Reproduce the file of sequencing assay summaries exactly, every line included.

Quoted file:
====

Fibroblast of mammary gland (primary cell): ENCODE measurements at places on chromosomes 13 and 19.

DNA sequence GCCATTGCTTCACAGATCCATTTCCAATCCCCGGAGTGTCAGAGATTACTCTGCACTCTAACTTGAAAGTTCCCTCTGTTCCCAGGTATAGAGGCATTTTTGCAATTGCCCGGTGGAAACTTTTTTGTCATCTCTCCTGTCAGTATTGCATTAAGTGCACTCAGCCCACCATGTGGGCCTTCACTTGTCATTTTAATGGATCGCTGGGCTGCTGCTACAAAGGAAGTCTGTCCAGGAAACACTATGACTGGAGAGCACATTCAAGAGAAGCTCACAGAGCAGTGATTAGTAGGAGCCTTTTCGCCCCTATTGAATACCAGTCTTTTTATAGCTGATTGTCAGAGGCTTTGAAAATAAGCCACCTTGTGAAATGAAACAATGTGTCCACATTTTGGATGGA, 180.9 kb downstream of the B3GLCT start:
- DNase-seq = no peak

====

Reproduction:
Fibroblast of mammary gland (primary cell): ENCODE measurements at places on chromosomes 13 and 19.

DNA sequence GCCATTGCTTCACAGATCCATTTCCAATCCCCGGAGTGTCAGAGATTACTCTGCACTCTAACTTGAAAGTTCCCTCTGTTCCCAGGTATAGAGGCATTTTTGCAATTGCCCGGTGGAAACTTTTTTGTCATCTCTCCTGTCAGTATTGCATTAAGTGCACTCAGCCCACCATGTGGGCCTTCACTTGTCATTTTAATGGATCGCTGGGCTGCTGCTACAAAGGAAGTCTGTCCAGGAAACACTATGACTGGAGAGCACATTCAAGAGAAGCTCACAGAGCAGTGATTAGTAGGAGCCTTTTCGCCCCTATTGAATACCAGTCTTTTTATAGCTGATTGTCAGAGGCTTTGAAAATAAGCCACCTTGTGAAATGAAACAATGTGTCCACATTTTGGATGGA, 180.9 kb downstream of the B3GLCT start:
- DNase-seq = no peak